A report has been released today by the World Weather Attribution group, an international collaboration of scientists that has performed more than 50 studies on heatwaves, extreme rainfall, drought, floods, wildfires and cold spells around the world. The study has concluded that the recent North American and European heatwaves were virtually impossible without human-induced climate change.
Scientists from the group found that the July heatwaves in Europe and North America would have been almost impossible without anthropogenic climate change, according to analysis by World Weather Attribution, but they are no longer unusual events due to warming caused by burning fossil fuels and other human activities. The study also found that climate change made the heatwave in China at least 50 times more likely.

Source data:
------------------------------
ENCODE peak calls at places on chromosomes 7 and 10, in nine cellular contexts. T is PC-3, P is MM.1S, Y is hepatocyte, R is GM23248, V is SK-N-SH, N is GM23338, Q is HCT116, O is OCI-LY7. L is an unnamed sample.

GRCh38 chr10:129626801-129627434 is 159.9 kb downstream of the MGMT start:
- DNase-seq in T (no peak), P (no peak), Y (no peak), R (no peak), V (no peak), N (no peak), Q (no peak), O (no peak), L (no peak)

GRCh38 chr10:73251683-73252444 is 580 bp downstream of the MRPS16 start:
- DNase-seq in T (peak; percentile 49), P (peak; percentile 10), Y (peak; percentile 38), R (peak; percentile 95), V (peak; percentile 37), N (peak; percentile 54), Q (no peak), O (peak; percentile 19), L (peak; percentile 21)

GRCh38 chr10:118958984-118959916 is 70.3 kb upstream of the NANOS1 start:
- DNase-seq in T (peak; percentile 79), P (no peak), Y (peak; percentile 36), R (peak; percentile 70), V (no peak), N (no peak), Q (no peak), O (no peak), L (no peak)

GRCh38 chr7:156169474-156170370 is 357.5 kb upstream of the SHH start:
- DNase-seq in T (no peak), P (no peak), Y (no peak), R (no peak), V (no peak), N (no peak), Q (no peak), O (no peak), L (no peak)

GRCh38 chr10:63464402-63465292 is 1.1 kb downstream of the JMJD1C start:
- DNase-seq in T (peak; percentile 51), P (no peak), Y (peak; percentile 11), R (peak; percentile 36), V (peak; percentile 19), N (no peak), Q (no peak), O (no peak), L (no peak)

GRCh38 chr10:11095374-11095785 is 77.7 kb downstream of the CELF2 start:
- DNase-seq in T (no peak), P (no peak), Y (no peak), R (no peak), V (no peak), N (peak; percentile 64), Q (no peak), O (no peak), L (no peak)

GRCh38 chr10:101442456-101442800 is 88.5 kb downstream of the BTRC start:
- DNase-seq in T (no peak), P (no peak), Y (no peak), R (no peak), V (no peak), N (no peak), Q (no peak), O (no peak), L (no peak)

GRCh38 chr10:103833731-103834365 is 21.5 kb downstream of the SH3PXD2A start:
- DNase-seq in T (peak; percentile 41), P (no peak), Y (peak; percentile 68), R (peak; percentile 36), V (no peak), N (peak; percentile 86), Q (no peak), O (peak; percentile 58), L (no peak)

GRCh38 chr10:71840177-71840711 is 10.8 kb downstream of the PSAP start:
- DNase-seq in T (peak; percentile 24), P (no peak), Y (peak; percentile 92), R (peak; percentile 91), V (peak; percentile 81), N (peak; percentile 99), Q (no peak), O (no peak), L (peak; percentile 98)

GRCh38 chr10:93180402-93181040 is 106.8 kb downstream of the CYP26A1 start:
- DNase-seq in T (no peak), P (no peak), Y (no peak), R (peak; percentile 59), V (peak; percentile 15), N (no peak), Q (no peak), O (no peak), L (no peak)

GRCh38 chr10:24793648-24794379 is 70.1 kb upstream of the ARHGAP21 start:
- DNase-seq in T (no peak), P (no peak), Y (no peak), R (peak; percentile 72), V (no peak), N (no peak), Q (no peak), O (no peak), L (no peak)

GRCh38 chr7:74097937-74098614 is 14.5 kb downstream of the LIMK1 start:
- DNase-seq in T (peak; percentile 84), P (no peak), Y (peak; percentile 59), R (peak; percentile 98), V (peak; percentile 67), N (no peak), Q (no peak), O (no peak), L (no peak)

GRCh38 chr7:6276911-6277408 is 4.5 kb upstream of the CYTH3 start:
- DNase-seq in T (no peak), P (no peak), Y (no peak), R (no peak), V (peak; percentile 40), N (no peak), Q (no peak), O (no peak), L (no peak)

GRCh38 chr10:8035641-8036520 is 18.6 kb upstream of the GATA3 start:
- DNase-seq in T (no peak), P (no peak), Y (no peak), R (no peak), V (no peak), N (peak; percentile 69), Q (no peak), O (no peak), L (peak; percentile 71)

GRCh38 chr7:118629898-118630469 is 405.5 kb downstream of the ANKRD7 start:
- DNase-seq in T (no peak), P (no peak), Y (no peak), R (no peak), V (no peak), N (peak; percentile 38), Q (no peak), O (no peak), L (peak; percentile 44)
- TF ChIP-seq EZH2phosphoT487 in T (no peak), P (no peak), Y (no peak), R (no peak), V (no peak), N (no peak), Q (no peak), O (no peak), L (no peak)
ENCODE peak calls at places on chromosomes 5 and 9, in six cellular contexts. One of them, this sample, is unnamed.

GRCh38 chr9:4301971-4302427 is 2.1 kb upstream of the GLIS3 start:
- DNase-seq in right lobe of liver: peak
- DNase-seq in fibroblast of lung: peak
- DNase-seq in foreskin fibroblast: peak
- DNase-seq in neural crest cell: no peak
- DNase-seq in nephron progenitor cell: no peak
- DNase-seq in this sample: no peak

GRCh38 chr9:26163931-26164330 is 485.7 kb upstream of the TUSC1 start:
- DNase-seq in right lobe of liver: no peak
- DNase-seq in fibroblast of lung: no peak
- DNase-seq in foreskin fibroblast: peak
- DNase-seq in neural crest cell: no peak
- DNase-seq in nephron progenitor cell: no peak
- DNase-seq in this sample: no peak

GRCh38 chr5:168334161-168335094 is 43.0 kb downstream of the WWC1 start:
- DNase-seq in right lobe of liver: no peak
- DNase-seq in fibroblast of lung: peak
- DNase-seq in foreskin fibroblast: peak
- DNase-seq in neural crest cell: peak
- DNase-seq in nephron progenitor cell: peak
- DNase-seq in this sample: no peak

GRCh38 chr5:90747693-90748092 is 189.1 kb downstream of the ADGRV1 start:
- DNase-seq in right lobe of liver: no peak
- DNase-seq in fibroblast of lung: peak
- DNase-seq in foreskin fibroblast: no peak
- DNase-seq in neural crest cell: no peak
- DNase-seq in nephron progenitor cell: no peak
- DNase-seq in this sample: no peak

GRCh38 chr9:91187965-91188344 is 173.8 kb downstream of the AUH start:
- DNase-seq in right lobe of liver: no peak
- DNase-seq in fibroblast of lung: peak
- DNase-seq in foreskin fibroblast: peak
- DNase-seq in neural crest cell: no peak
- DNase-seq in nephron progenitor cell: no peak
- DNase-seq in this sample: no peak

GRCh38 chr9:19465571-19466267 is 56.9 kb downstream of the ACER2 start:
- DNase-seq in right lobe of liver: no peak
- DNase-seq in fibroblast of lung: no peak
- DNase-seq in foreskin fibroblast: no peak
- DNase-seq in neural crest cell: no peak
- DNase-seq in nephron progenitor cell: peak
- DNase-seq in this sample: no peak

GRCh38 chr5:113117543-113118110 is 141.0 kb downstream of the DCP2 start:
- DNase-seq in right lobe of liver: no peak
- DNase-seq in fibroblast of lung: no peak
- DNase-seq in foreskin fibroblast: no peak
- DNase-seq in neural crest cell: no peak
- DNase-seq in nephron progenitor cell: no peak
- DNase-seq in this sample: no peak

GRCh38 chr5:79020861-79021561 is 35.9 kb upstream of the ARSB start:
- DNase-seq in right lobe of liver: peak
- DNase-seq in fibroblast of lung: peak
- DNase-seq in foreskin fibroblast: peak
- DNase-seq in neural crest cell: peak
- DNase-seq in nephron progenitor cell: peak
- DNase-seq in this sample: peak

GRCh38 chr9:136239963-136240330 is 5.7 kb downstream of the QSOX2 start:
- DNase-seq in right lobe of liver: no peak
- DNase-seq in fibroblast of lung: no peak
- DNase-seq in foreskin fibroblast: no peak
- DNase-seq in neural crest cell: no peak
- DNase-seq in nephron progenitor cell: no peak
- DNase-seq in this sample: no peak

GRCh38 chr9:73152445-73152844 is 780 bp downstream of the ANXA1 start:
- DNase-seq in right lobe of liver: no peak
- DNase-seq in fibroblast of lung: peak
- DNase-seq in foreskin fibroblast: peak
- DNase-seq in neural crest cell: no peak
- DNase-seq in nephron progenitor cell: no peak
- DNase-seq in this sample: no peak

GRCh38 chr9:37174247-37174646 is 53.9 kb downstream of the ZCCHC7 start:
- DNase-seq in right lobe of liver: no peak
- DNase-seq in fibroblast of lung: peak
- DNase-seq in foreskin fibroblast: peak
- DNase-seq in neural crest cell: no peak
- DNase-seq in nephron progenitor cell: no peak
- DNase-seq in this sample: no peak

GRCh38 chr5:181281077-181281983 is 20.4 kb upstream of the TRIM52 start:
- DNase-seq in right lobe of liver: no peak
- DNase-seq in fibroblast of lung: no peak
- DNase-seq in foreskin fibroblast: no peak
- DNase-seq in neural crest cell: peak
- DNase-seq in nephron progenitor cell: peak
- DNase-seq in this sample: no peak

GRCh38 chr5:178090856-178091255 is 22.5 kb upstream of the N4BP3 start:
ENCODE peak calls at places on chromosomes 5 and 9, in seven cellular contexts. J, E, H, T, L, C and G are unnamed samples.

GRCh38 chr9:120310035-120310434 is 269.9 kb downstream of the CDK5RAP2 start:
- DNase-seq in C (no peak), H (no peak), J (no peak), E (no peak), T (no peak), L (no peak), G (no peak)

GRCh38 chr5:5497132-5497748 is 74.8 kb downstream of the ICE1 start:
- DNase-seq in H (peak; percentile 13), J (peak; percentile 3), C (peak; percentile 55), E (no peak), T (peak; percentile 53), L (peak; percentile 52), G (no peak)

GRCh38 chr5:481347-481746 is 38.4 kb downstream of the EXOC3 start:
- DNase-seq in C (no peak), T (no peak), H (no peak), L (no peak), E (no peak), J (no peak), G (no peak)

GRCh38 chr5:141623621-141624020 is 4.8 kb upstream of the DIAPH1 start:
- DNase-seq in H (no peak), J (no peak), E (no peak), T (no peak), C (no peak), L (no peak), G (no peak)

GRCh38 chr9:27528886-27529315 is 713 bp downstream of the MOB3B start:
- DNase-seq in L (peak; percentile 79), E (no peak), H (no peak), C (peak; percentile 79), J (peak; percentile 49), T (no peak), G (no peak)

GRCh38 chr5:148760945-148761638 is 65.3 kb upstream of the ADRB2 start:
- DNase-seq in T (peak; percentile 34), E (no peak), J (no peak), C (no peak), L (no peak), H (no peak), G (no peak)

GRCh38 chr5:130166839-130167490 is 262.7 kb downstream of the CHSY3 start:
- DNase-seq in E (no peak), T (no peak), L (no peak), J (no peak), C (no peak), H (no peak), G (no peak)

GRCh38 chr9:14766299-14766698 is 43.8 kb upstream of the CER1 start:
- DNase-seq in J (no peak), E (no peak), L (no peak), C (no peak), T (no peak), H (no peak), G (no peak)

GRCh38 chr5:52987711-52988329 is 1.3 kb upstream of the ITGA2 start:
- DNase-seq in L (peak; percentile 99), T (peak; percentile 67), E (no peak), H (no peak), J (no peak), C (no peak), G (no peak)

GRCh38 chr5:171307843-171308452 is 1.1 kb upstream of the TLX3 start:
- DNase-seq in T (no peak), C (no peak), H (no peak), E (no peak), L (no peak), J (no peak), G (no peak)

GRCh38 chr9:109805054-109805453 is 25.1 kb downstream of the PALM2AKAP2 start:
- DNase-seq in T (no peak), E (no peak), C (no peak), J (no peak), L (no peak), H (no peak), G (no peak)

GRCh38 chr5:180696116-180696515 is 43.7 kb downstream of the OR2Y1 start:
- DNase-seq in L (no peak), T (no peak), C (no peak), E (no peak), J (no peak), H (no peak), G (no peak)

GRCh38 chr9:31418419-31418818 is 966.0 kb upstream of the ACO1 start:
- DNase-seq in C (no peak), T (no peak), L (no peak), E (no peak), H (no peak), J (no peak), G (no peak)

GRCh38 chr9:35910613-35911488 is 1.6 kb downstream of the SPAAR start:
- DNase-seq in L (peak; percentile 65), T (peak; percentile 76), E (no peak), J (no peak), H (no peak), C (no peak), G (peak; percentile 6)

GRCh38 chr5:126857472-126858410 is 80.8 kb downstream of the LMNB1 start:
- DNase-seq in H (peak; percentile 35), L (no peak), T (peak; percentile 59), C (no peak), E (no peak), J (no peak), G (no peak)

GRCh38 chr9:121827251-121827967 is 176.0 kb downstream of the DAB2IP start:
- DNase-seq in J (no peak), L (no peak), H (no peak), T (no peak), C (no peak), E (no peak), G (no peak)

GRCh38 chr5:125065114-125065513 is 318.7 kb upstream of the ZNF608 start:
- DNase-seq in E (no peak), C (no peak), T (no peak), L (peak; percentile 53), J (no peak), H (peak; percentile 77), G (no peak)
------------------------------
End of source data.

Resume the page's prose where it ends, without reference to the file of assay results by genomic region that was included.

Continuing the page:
This July, southern Europe, parts of the United States, Mexico and China have experienced severe heatwaves with temperatures above 45°C, leading to heat alerts, wildfires and heat-related hospital admissions and deaths.
‘Hotter, longer and more frequent’
Climate change has made heatwaves hotter, longer and more frequent. To quantify the effect of climate change on the recent sustained high temperatures, scientists analysed weather data and computer model simulations to compare the climate as it is today, after about 1.2°C of global warming since the late 1800s, with the climate of the past, following peer-reviewed methods.
The European and North American temperatures would have been virtually impossible without the effects of burning coal, oil and gas, deforestation and other human activities. The Chinese heatwave was also made about 50 times more likely.